Mobile power generators from Hyundai are based on the polymer electrolyte membrane fuel cell (PEMFC) system used in its FCEVs.
Hyundai’s new HTWO brand supplied its proprietary fuel cell generator to Electric Touring Car Racing in 2021. The mobile 160-kW generator can fully charge two cars, each equipped with a 65-kWh battery, simultaneously in one hour.

“With Rolls-Royce, we have an important partner at our side with whom we want to achieve further economies of scale to help the technology achieve a breakthrough,” said Dr. Matthias Jurytko, CEO of cellcentric. “Our cooperation sends a clear signal to politicians and industry: both companies are convinced of the benefits of fuel cells and are working hard to commercialize them. The right framework conditions for this must therefore now be put in place. This applies in particular to the issue of infrastructure and thus the generation, storage and transport of hydrogen.”

Each fuel-cell module is expected to eventually deliver a net power output of around 150 kW — sufficient to power about 10 homes, the companies note — and can be connected into scalable fuel-cell power plants with outputs in the megawatt range, capable of providing backup power for large data centers. Rolls-Royce commissioned a fuel-cell demonstrator in 2021 and plans to bring another demonstrator plant online in 2022, based on modules providing approximately 100 kW each. The first pilot plants with customers will be installed in 2023, with Rolls-Royce planning to launch standard production fuel-cell systems in 2025.

Large data centers that handle telecommunications and internet traffic are a key customer group, and the market is growing rapidly, according to Andreas Schell, CEO of Rolls-Royce Power Systems. “Electrical generators based on fuel cells represent the next leap forward in the energy transition, both for us and our customers,” Schell said. “That’s why we’re investing a three-digit million amount in R&D over the next few years. When they run on green hydrogen — hydrogen made using renewable energy sources — fuel cells are climate-neutral. For this reason, we also want to look into how green hydrogen can be produced cost-effectively in the quantities we need.”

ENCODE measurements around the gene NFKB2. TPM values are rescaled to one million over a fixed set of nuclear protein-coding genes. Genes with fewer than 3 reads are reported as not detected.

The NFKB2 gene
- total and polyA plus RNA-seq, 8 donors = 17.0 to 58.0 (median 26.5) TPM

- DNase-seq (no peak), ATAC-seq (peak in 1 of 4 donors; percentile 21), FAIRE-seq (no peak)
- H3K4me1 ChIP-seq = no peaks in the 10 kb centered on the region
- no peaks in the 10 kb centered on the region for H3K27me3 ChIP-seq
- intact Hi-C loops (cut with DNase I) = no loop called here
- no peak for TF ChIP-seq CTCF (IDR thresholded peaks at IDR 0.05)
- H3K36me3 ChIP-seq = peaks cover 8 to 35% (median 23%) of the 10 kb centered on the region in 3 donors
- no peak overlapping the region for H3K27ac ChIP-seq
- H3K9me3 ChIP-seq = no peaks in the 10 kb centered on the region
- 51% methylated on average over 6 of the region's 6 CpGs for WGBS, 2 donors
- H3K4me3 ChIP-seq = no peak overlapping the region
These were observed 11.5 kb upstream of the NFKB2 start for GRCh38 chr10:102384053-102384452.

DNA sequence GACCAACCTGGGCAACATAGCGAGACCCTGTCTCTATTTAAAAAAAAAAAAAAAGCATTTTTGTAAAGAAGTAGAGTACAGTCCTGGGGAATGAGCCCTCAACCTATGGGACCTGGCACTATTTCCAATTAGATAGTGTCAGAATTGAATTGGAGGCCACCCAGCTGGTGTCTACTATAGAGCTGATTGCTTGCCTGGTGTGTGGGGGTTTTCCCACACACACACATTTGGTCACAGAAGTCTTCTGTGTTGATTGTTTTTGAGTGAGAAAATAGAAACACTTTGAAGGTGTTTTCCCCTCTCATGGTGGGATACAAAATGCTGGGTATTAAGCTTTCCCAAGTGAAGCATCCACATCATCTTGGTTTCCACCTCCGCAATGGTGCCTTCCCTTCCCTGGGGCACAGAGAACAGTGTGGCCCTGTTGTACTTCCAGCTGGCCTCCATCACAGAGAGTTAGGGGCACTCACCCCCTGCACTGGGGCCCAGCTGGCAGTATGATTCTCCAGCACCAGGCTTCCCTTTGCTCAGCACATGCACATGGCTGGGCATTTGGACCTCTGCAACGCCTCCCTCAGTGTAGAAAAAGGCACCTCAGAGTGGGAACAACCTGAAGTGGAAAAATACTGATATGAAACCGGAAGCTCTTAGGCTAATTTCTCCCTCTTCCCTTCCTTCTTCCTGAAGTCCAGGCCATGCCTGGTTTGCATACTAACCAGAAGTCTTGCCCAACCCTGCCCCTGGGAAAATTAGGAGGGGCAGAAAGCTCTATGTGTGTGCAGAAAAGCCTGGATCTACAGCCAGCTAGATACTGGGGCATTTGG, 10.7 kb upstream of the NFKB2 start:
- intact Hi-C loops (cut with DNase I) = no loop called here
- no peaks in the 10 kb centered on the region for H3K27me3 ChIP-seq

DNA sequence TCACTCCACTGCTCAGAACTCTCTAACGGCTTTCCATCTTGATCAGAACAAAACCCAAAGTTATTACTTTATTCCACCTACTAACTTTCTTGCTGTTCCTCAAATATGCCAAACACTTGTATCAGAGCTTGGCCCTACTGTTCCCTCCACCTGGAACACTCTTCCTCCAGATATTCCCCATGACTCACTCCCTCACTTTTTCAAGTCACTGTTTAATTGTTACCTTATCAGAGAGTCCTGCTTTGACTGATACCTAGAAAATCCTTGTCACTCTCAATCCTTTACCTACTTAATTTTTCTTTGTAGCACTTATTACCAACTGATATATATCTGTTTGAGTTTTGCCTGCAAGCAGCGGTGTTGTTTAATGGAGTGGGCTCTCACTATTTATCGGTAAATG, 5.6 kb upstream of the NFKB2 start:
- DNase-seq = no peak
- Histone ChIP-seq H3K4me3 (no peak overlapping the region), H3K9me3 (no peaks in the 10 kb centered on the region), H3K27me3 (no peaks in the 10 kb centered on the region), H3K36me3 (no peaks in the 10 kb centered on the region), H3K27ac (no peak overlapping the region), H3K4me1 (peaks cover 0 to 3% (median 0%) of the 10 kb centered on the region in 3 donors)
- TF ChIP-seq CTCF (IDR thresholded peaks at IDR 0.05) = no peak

Data centers also are the target for a Caterpillar demonstration project in collaboration with Ballard Power Systems and Microsoft. The three-year project, announced this past November, will demonstrate a power system incorporating large-format hydrogen fuel cells to produce backup power for Microsoft data centers. The project is supported and partially funded by the U.S. Department of Energy under the H2@Scale initiative and backed by the National Renewable Energy Lab (NREL).

Caterpillar is providing the overall system integration, power electronics and controls that form the central structure of the power solution, which will be fueled by “low-carbon-intensity hydrogen,” the company said. Ballard is supplying an advanced 1.5-MW ClearGen-II hydrogen fuel-cell power generator, and Microsoft is hosting the demonstration project at a company data center in Quincy, Washington. NREL is performing analyses on safety, techno-economics and greenhouse-gas impacts.

The 1.5-MW backup power delivery and control system will meet or exceed the expectations set by current diesel engine systems, while achieving a significantly reduced emissions profile, the companies said. “The results of this project will provide key insights into the capability of fuel cell systems to scale and serve multi-mega-watt data centers,” said Randy MacEwen, Ballard’s president and CEO. “The project will also explore the scalability of fuel cell systems powered by low-carbon-intensity hydrogen from cost and performance perspectives.”

From passenger cars to power generators